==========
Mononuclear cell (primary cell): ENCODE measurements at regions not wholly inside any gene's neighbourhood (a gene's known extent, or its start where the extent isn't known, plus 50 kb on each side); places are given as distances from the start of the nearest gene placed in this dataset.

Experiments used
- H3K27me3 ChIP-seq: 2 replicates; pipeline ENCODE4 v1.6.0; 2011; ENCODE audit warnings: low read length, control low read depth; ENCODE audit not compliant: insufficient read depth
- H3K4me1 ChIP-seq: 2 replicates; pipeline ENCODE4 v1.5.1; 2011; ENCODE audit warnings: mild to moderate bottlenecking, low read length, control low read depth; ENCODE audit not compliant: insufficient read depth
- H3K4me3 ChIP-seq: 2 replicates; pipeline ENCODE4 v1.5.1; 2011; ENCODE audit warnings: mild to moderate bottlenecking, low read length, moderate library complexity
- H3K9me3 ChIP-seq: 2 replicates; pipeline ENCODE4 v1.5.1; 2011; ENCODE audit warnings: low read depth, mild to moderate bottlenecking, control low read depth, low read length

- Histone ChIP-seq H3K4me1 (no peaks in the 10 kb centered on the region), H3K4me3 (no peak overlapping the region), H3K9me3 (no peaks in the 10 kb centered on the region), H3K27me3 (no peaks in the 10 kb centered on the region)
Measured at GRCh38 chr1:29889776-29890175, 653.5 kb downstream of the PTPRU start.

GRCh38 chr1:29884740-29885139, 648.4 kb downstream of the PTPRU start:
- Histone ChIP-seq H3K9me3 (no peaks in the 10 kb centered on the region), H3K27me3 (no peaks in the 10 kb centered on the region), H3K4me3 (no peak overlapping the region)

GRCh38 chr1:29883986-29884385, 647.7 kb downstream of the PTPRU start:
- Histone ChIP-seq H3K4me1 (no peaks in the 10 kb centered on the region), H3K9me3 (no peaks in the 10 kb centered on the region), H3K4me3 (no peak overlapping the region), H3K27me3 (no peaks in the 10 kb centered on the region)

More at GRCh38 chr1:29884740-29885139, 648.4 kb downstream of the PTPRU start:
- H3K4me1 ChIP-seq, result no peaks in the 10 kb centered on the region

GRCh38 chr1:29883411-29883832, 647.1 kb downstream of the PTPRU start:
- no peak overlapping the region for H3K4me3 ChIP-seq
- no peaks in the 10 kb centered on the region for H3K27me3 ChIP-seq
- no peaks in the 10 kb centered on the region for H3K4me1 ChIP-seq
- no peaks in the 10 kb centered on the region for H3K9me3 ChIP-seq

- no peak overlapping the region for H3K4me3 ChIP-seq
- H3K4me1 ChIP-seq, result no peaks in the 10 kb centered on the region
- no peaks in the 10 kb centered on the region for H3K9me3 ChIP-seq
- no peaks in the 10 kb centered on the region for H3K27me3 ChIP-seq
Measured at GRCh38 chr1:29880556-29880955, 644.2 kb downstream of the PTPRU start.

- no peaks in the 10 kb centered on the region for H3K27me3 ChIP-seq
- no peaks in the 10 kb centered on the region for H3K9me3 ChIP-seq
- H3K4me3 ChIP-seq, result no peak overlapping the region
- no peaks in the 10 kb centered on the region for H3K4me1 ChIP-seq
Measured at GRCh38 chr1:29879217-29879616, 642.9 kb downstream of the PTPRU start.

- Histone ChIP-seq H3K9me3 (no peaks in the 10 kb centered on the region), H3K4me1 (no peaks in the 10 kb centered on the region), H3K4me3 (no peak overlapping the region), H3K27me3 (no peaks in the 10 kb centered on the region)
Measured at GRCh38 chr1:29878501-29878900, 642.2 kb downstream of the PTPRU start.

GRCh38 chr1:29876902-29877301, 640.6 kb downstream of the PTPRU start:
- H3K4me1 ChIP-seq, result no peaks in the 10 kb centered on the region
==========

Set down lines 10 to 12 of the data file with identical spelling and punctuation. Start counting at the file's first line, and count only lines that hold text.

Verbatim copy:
- Histone ChIP-seq H3K9me3 (no peaks in the 10 kb centered on the region), H3K27me3 (no peaks in the 10 kb centered on the region), H3K4me3 (no peak overlapping the region)

GRCh38 chr1:29883986-29884385, 647.7 kb downstream of the PTPRU start:
- Histone ChIP-seq H3K4me1 (no peaks in the 10 kb centered on the region), H3K9me3 (no peaks in the 10 kb centered on the region), H3K4me3 (no peak overlapping the region), H3K27me3 (no peaks in the 10 kb centered on the region)